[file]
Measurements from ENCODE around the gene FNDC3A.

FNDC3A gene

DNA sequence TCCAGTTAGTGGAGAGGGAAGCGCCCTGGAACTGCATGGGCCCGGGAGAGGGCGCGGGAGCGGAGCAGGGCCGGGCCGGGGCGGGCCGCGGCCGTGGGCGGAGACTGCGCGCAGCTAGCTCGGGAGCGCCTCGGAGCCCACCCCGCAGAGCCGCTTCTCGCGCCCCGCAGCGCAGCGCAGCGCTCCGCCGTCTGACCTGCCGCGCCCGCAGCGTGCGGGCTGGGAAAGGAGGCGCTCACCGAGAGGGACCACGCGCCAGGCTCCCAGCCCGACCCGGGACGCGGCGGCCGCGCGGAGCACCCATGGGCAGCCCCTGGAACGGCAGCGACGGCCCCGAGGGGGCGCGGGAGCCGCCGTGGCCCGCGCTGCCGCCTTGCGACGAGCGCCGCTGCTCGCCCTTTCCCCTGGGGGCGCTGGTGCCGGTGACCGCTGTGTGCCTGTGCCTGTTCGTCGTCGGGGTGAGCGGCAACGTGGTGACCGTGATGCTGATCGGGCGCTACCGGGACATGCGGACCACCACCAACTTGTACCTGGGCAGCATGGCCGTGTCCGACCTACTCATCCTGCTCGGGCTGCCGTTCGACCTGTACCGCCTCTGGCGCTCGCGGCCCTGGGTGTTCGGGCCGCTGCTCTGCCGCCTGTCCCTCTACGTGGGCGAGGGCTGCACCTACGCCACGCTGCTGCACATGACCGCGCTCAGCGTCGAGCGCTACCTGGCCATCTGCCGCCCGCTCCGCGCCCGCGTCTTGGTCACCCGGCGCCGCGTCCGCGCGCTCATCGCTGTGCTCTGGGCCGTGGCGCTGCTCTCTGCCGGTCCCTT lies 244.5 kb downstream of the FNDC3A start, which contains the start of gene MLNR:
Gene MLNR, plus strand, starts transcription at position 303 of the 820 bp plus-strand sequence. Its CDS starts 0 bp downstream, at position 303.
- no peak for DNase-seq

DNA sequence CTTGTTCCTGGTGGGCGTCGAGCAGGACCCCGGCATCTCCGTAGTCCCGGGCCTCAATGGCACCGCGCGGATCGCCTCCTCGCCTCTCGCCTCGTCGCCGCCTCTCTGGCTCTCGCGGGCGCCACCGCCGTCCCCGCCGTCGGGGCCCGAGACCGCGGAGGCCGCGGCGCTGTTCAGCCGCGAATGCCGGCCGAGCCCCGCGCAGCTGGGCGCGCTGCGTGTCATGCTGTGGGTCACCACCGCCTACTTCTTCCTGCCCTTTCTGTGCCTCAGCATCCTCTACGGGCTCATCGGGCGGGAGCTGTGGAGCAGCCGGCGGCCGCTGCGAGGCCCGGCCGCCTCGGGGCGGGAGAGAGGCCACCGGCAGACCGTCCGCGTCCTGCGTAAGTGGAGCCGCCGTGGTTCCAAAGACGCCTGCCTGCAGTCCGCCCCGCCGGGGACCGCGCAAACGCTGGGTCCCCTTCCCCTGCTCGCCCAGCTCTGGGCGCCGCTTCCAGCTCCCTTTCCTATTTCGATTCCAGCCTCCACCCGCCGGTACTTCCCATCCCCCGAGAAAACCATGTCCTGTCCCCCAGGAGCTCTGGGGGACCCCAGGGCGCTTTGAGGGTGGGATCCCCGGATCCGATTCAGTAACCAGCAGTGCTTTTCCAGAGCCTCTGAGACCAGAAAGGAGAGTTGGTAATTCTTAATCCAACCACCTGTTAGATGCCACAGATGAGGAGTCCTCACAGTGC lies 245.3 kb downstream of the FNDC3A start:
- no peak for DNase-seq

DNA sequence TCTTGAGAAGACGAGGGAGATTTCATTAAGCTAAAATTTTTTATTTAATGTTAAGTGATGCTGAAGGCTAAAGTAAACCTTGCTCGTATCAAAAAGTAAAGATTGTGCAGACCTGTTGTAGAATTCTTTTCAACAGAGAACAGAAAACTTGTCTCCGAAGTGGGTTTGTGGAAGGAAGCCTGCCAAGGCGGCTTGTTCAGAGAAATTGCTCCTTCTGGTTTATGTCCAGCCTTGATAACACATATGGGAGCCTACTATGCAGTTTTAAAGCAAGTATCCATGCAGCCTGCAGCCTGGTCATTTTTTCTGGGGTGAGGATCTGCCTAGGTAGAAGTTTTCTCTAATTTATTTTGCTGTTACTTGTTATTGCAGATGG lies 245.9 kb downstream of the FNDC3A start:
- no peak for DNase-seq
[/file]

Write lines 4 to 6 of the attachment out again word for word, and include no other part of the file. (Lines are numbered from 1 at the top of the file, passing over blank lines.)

Gene MLNR, plus strand, starts transcription at position 303 of the 820 bp plus-strand sequence. Its CDS starts 0 bp downstream, at position 303.
- no peak for DNase-seq

DNA sequence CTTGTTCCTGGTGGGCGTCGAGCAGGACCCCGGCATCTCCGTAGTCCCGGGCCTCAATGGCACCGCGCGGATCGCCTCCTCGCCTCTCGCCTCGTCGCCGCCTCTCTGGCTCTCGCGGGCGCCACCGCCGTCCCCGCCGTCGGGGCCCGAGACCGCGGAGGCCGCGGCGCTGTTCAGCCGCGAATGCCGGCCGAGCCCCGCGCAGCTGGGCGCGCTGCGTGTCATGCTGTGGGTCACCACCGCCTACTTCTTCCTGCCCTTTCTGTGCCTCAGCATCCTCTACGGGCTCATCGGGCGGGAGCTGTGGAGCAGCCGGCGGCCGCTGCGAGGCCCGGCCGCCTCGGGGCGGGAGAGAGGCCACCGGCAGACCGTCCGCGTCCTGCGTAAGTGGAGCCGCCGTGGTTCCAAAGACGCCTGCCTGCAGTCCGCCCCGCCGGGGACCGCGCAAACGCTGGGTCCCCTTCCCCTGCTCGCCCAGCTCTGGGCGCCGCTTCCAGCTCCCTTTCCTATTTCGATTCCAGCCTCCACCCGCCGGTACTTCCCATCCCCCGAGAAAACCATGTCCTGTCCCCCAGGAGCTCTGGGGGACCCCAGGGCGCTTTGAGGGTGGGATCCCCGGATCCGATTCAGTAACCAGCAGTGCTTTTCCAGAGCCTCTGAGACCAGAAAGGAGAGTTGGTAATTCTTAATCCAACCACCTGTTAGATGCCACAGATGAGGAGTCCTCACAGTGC lies 245.3 kb downstream of the FNDC3A start: